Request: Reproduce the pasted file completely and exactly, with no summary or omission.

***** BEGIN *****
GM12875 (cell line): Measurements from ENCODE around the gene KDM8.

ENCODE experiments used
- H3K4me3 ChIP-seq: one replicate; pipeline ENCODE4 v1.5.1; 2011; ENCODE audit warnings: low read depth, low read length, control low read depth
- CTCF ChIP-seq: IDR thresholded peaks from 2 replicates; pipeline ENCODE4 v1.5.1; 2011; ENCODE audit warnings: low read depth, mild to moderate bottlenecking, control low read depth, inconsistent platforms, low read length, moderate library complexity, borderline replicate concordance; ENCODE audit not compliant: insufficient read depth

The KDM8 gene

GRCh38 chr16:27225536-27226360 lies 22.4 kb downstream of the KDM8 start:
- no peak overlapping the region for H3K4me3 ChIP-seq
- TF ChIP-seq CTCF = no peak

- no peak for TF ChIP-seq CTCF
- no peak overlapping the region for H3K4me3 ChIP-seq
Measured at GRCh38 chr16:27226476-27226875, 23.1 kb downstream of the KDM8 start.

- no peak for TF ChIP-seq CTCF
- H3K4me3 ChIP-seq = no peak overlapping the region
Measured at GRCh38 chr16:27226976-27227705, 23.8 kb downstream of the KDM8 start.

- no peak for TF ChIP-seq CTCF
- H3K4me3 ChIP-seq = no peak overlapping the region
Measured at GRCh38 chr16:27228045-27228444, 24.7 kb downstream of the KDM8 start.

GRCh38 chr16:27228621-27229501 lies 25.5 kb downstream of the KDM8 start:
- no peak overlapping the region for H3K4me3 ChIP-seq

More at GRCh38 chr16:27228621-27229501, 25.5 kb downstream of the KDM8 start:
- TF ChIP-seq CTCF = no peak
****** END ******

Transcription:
GM12875 (cell line): Measurements from ENCODE around the gene KDM8.

ENCODE experiments used
- H3K4me3 ChIP-seq: one replicate; pipeline ENCODE4 v1.5.1; 2011; ENCODE audit warnings: low read depth, low read length, control low read depth
- CTCF ChIP-seq: IDR thresholded peaks from 2 replicates; pipeline ENCODE4 v1.5.1; 2011; ENCODE audit warnings: low read depth, mild to moderate bottlenecking, control low read depth, inconsistent platforms, low read length, moderate library complexity, borderline replicate concordance; ENCODE audit not compliant: insufficient read depth

The KDM8 gene

GRCh38 chr16:27225536-27226360 lies 22.4 kb downstream of the KDM8 start:
- no peak overlapping the region for H3K4me3 ChIP-seq
- TF ChIP-seq CTCF = no peak

- no peak for TF ChIP-seq CTCF
- no peak overlapping the region for H3K4me3 ChIP-seq
Measured at GRCh38 chr16:27226476-27226875, 23.1 kb downstream of the KDM8 start.

- no peak for TF ChIP-seq CTCF
- H3K4me3 ChIP-seq = no peak overlapping the region
Measured at GRCh38 chr16:27226976-27227705, 23.8 kb downstream of the KDM8 start.

- no peak for TF ChIP-seq CTCF
- H3K4me3 ChIP-seq = no peak overlapping the region
Measured at GRCh38 chr16:27228045-27228444, 24.7 kb downstream of the KDM8 start.

GRCh38 chr16:27228621-27229501 lies 25.5 kb downstream of the KDM8 start:
- no peak overlapping the region for H3K4me3 ChIP-seq

More at GRCh38 chr16:27228621-27229501, 25.5 kb downstream of the KDM8 start:
- TF ChIP-seq CTCF = no peak